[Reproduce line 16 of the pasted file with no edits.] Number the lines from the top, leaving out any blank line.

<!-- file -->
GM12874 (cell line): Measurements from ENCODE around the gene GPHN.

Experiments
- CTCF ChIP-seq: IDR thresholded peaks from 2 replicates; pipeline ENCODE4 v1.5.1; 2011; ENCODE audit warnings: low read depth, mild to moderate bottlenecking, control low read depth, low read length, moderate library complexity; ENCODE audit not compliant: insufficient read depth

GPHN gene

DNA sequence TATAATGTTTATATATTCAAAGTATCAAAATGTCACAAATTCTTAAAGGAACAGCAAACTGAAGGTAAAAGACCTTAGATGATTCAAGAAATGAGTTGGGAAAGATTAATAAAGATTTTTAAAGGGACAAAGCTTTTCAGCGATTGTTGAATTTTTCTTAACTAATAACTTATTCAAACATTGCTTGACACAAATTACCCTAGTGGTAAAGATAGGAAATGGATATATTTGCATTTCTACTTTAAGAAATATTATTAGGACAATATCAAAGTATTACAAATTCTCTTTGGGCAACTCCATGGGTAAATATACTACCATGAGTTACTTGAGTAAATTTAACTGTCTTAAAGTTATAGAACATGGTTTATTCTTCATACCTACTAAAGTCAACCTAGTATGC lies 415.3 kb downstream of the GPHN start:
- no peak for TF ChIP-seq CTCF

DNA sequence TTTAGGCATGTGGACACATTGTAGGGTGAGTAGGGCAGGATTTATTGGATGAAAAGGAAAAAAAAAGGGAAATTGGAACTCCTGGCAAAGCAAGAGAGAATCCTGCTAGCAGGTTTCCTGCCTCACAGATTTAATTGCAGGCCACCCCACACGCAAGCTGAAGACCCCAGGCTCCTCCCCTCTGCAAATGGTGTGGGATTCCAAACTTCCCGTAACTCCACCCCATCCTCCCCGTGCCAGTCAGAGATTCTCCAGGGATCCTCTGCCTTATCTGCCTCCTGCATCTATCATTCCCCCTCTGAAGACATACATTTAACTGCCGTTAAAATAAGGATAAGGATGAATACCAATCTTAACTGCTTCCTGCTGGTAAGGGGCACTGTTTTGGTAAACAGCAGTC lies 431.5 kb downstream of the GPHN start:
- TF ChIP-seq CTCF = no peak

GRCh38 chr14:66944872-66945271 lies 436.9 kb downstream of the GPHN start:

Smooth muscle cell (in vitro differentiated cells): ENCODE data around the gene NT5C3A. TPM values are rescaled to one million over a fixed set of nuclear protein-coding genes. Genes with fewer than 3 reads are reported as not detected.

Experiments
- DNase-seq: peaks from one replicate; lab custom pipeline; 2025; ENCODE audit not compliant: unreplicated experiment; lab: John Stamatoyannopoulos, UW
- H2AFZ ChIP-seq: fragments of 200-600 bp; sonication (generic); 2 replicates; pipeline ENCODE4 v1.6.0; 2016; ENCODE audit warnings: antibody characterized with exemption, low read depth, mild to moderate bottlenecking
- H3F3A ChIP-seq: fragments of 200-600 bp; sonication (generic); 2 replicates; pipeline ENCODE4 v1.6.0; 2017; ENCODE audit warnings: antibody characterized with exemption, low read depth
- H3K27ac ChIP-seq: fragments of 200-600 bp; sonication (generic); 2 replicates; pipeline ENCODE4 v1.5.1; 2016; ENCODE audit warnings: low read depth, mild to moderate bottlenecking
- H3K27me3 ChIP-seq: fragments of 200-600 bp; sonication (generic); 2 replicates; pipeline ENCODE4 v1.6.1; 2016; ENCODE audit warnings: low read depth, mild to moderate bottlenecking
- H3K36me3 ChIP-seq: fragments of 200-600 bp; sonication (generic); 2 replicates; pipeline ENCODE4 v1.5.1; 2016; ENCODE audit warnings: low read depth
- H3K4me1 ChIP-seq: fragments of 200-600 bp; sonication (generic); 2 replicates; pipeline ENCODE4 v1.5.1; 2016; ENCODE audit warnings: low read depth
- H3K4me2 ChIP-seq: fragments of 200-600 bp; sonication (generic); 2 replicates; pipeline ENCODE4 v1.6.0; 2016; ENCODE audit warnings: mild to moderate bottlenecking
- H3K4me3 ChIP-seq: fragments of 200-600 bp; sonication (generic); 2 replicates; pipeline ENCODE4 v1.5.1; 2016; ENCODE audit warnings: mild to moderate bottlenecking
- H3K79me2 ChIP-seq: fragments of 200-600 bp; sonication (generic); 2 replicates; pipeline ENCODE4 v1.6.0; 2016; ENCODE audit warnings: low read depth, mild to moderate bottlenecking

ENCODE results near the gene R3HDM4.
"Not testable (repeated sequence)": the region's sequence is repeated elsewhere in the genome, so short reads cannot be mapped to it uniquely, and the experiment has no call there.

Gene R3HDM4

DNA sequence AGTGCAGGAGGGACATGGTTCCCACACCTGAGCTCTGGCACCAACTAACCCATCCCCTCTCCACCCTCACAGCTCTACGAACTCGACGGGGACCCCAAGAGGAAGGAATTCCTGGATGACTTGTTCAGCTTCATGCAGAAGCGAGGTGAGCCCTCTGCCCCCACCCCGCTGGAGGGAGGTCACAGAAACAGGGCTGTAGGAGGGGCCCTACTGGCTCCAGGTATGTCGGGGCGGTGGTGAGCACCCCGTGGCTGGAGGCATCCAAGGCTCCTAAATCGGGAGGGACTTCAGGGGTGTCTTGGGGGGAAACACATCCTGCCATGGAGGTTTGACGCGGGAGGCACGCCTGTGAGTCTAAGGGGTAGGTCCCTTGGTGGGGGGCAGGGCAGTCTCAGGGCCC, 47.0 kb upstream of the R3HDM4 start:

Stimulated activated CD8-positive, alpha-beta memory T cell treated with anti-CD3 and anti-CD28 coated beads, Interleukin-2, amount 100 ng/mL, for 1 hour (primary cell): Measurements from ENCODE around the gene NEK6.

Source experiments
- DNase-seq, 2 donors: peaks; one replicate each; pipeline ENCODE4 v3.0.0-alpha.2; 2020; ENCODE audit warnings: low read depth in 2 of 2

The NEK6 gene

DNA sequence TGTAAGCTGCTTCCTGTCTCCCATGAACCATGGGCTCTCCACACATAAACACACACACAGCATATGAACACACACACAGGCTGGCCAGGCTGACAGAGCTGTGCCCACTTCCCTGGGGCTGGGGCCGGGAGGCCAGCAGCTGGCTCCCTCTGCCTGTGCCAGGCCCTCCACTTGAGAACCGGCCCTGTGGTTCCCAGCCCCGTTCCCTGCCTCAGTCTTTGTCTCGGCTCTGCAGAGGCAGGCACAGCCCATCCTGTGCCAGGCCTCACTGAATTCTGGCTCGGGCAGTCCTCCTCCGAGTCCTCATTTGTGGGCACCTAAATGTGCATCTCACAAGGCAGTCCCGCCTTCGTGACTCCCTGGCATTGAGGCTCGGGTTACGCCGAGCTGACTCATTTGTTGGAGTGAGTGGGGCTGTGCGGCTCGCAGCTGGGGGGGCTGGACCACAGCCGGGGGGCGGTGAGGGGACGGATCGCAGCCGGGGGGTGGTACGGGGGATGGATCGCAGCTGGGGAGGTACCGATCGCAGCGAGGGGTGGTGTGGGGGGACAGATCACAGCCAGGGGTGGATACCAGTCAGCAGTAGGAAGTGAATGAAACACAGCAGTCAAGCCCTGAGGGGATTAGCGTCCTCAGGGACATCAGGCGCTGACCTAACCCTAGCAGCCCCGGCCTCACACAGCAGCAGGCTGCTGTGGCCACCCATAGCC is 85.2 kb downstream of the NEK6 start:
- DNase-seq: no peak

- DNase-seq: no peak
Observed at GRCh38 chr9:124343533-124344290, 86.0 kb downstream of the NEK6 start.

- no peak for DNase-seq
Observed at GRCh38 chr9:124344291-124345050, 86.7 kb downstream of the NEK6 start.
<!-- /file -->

- H3K27me3 ChIP-seq: fragments of 200-600 bp; sonication (generic); 2 replicates; pipeline ENCODE4 v1.6.1; 2016; ENCODE audit warnings: low read depth, mild to moderate bottlenecking